The City Diary

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Trust your parents to embarrass you – particularly when they're politicians

John Whittingdale, right, the Tory MP who chairs the Culture, Media and Sport Select Committee, managed to shop his 14-year-old son in the House of Commons earlier this month. During a debate on software piracy, he declared: "On his laptop at the moment are a number of films that are on show at the Odeon now. They are not on DVD because they have not been legally released."

Warned by Liberal Democrat MP Don Foster that the Internet Service Providers' Association – whose members are eager to avoid proposed new legislation – is looking to take legal action against pirates, Whittingdale agreed to have words with his son, but protested: "I have done my best already." Indeed, grassing up your son in Parliament is a pretty good effort.

The number to ring when very hot girls start cold calling

Making money isn't easy at the moment but a reader tells us that the appropriately named Spread Media has happened upon a cunning ruse to squeeze cash out of its unwitting "customers". The Oxford-based company typically sends out free "promotional texts" to people on its database but recently charged £1.50 for the privilege of receiving its pornographic trash.

Spread Media has promised to refund anyone left out of pocket by its unsolicited messages – but don't expect it to own up to its "mistake". You have to call it to claim any money back. The company, whose tasteful offerings include "very hot girls just waiting to chat", has been fined by the regulators in the past and received a formal reprimand for its actions.

A spokesman was unavailable for comment. But just in case its customers do want to complain, Phone Pay Plus, the body that regulates the likes of Spread Media, has urged them to get in touch on 0800 500212.

Barclays' go-between

The delightful Gay Huey Evans, right, has cleverly been headhunted to do yet another clever job, this time for Barclays Capital. She is to become vice-chairman of investment banking and investment management with a brief to develop relations between Barclays and the world's sovereign wealth funds – which still seem to have money to invest. Barclays knows all about sovereign funds as it has both Singapore's Temasek and the China Development Bank as shareholders. And if anyone can make a tripartite agreement a success, it's Huey Evans, who has worked on the buy side, the sell side and in the public sector as one of the founding directors of the Financial Services Authority.

Financial advice with all the right connections

The markets might be shrouded in gloom, with deals thin on the ground, but not everyone is glum. Legal & General bought a 51 per cent stake in specialist pensions provider Suffolk Life last week for £62m. Advising Suffolk on the matter was Malik Karim, top bod at corporate finance house Fenchurch Advisory Partners, who no doubt netted a fat fee for his work. Filings at Companies House show that Karim also owns 4,975 shares in Suffolk Life – which based on the L&G price would have netted him a bonus of £180,000. Sounds like the perfect deal.

£85,000 to watch Arsenal? It's cheap at the price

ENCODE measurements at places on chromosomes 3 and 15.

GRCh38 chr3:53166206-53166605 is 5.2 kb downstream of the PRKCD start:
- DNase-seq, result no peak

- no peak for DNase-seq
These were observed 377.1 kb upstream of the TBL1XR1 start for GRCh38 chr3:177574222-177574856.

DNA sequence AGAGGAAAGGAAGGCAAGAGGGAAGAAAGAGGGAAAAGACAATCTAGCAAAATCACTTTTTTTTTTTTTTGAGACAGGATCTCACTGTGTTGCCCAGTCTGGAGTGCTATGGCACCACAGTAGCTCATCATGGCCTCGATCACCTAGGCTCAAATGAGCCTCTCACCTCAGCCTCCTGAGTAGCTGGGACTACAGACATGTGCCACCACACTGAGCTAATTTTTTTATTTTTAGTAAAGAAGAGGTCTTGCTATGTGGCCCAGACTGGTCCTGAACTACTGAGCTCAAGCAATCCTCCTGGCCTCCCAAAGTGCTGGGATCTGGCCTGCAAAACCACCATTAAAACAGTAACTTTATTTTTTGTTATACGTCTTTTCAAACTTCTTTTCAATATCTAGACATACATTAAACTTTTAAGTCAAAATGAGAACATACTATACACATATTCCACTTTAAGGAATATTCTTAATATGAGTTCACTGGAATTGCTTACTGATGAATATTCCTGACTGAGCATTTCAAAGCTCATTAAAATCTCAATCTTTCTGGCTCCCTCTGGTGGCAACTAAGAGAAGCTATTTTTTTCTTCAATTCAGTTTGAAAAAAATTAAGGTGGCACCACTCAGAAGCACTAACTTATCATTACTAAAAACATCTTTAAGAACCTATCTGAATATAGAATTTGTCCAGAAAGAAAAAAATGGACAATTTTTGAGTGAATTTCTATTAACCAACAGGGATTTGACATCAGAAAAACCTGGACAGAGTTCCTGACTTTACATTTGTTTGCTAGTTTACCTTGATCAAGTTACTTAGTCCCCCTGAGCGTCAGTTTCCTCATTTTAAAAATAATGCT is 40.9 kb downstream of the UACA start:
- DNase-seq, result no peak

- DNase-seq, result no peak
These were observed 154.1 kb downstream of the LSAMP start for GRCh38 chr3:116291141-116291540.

The city's favourite wining and dining venue is set to get a little bit more pricey. Arsenal Football Club is planning to raise its ticket prices in 2008-09 after a four-year freeze. Standard corporate boxes currently range from £60,000 to £85,000 a season, and those that are not on long-term contracts will go up 3 per cent. Club directors are mulling a similar hike for season ticket holders, who already fork out £600 to £1,800 a year for their seats at the Emirates Stadium. Good thing for the taxpayer that Gordon Brown and Nicolas Sarkozy (pictured) had their little love-in there this year, then, and not next.

Who's supporting Spurs?

At last, good news for Joe Lewis, the British billionaire who lost his shirt betting on Bear Stearns. Shares in Spurs – of which he is, in effect, the owner – have moved from 125p to 149p in just six weeks, suggesting the market believes a takeover is imminent. At £250m, it's affordable for any football-loving oligarch on the prowl. Given Spurs' lifting of the Carling Cup and Arsenal's recent slump, perhaps Alisher Usmanov could be persuaded?

Fergie's friends and foes

Interesting that the Coolmore racing boys, with Joe Lewis, John Magnier and JP McManus all prominent on the share register, are tipped to be going for Ladbrokes. Let's hope it's true that Manchester United manager Sir Alex Ferguson has patched things up with his former foes there, since they would then own all his old betting records from the decade during which Laddies was Fergie's bookie of choice. Bet they'd make fascinating reading.

Mining chief could yet strike a rich seam

Mick Davies, the chief executive of mining giant Xstrata, could not have been a happy man last week after seeing millions of pounds snatched away when a proposed takeover by Brazilian rival Vale collapsed, leaving him unable to cash in his long-term incentive plan. But he shouldn't be too disheartened – a syndicate of banks, led by HSBC and Santander, had offered to lend more than $50bn (£25bn) to Vale to fund the mining deal. The bid fell apart because of marketing rights, so with the banks still in place, don't assume that Vale has gone away.

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